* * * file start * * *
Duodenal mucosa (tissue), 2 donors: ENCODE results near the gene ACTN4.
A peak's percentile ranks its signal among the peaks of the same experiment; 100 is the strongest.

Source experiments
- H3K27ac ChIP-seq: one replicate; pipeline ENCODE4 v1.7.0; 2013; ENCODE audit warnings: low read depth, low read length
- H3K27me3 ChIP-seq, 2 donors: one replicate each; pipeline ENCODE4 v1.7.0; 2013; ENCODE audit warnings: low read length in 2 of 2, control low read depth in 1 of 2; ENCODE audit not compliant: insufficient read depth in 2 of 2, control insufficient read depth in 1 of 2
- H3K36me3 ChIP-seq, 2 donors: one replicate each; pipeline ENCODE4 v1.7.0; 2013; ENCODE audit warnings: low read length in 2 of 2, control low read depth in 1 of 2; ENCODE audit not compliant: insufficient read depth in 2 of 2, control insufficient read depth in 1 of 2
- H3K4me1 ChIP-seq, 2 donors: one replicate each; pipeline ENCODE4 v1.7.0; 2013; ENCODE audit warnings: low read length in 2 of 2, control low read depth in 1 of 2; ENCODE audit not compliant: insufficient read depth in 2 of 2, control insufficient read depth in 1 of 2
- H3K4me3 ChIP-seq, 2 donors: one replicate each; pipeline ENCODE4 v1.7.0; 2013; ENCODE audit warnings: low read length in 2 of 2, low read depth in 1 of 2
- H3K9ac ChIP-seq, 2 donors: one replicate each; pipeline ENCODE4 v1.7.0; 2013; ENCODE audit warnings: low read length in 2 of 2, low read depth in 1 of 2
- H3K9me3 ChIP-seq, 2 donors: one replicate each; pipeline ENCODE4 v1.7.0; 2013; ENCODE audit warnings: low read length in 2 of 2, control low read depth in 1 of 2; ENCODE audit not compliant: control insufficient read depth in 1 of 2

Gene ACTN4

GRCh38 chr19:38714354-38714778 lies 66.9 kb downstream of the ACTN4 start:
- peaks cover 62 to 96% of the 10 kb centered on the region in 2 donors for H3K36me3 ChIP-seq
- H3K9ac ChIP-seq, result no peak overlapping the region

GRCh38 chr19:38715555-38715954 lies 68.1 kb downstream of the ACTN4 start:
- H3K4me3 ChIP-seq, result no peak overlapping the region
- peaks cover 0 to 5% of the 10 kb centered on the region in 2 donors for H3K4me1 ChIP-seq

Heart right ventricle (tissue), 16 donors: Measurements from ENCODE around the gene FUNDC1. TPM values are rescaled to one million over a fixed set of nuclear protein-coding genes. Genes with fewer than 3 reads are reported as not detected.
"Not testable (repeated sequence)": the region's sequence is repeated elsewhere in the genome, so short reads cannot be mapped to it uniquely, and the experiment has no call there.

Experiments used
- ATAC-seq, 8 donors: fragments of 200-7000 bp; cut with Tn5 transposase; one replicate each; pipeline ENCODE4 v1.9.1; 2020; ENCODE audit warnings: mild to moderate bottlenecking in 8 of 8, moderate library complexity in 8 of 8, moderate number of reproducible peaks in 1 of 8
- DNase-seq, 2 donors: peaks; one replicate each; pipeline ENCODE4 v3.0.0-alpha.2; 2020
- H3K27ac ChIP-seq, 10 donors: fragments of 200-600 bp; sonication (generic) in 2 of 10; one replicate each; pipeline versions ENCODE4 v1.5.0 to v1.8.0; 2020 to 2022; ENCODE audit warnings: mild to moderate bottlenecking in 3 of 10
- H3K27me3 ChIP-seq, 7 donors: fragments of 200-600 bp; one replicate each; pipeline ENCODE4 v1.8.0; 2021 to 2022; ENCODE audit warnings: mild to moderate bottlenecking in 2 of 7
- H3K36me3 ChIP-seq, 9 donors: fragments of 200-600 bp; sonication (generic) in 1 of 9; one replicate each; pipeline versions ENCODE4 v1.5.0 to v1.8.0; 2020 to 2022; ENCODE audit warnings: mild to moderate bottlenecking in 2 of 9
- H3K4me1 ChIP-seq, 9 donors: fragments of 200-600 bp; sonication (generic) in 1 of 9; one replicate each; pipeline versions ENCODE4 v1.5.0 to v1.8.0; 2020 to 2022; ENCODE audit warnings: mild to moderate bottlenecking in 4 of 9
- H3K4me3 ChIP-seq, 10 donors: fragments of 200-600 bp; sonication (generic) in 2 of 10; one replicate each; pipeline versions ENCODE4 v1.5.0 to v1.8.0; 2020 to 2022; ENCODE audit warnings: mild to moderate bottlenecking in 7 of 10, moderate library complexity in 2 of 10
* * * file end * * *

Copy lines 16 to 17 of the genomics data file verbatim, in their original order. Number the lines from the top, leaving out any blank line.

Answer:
- H3K4me3 ChIP-seq, result no peak overlapping the region
- peaks cover 0 to 5% of the 10 kb centered on the region in 2 donors for H3K4me1 ChIP-seq